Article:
Från: Bartshe Miller
Skickat: den 18 december 2010 00:33
Till: Steven Jorsater
Ämne: RE: Arsenic

Dr. Jorsater,

You have many good questions, and I will try and answer them in a general way as I am neither a chemist, nor an expert in arsenic.


We have always known that there were higher than normal levels of arsenic in the lake, but it has never been a concern for humans simply because the lake water is never used for drinking water.  The air quality issue has been a concern, as with Owens Dry Lake, and trace arsenic compounds that take to the air at less than 10 microns. This is of great concern and is factored into the U.S. EPA’s air quality restrictions for particulate matter.  Arsenic in the water, coming in contact with human skin is not as well studied, but limited evidence suggests that it is not a real concern compared to ingesting arsenic.


As for arsenic in the ecosystem, it is not well-studied.  Only last year did a graduate student begin research on the chemistry of arsenic on alkali flies and brine shrimp.  Somehow these organisms have come to flourish in great mass despite unusually high arsenic concentrations. Overall, the presence of arsenic is another one of the ingredients that make Mono Lake water an extreme environment for life (yet a productive one).


The chemistry of arsenic is highly complex, and not all arsenic compounds are found in the same concentration throughout the lake’s water column and its sediments.  Variability exists and so does toxicity relative to people and other organisms.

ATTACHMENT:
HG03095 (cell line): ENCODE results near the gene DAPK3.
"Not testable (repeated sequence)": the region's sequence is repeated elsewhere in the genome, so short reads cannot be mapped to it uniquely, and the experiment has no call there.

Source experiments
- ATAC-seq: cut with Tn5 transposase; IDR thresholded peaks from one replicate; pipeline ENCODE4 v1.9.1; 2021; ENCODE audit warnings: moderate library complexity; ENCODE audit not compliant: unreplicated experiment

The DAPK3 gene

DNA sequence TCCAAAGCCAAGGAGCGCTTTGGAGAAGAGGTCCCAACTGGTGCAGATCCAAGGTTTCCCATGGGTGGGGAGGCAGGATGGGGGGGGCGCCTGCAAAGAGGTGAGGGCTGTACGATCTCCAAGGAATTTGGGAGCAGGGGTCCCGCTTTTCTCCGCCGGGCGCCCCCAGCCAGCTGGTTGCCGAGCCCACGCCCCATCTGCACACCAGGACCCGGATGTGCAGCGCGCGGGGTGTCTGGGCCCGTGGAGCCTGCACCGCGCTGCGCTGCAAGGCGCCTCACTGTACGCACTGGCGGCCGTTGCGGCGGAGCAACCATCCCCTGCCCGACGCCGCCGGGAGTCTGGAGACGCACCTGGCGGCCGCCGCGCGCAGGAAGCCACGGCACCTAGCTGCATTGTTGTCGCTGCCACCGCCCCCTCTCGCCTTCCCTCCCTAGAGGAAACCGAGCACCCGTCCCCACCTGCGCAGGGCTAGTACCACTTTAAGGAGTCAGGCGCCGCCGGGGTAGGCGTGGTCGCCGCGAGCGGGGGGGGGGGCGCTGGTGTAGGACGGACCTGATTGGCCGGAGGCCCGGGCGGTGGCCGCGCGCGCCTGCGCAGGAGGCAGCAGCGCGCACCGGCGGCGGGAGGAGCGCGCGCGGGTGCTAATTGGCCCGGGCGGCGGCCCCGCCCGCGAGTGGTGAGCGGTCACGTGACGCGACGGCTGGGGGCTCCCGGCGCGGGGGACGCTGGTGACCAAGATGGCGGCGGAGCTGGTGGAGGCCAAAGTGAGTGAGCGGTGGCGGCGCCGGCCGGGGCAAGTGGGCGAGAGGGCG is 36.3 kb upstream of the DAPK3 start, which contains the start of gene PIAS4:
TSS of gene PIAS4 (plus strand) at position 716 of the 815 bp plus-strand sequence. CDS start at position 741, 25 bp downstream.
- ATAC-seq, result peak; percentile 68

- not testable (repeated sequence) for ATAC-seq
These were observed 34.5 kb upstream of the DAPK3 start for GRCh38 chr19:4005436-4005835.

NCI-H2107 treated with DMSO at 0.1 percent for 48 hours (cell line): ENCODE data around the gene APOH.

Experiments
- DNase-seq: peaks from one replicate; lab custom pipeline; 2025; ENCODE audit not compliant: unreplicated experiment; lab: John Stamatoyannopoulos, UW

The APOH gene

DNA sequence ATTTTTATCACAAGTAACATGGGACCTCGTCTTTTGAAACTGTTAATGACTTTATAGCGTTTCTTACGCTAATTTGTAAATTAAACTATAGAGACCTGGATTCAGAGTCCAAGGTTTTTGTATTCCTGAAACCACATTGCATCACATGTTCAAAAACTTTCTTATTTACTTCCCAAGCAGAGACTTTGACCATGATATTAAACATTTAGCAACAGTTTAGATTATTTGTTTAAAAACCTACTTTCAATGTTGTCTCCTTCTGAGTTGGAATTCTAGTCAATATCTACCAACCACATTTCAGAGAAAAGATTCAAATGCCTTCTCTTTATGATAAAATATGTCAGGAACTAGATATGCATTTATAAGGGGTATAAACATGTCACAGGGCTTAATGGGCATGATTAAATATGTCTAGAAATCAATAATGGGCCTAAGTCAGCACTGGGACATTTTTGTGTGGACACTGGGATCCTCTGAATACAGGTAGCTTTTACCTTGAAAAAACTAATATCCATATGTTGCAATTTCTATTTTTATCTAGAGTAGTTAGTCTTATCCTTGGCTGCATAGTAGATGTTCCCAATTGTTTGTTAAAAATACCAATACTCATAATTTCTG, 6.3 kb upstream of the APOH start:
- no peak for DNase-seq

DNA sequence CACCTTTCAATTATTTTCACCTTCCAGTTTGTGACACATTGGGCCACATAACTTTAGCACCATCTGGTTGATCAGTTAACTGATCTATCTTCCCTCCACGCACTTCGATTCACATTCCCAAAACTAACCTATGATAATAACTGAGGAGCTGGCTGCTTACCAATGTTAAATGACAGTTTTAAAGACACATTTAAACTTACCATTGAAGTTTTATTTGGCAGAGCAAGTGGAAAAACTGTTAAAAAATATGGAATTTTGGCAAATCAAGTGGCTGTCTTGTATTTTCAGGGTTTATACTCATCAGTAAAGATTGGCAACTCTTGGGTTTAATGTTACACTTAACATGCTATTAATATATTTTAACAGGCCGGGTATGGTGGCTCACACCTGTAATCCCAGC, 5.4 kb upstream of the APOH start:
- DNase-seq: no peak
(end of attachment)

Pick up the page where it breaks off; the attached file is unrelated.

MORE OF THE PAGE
We are in the process of writing additional material concerning the chemistry of Mono Lake and its arsenic. 


Thanks for your interest,


Bartshé Miller



Bartshé Miller, Education Director
Mono Lake Committee
(760) 647-6595 | (760) 647-6386 x121
Hwy 395 at Third Street, P.O.  Box 29, Lee Vining, CA 93541 |


From: Steven Jörsäter
Sent: Tuesday, December 14, 2010 1:10 AM
Subject: Arsenic




Congratulation to the recent enormous world wide interest in Mono Lake due to the discovery of the arsenic adapted bacteria. The lake seems to have a fascinating natural history being important also to native Americans. I have read some of the online material about this lake. Surprisingly, the perhaps most important fact about the lake, is not mentioned anywhere. According to the now famous paper by Wolfe-Simon and coworkers Mono Lake has “high dissolved arsenic concentrations” of 200 micromolars. The high abundance of arsenic is indeed the whole point of the paper.


But nowhere in your material I find any discussion how wildlife including humans have been able to avoid widespread arsenic poisoning while consuminging food derived from the lake. Indeed, how has enrichment of arsenic in, say, birds of prey been avoided? Had a Mono Lake like environment been created by humans it would have been considered a lethal poison dump. I would be most interested to learn more about this.

Please forward this message to the appropriate experts if needed.




Dr. Steven Jorsater



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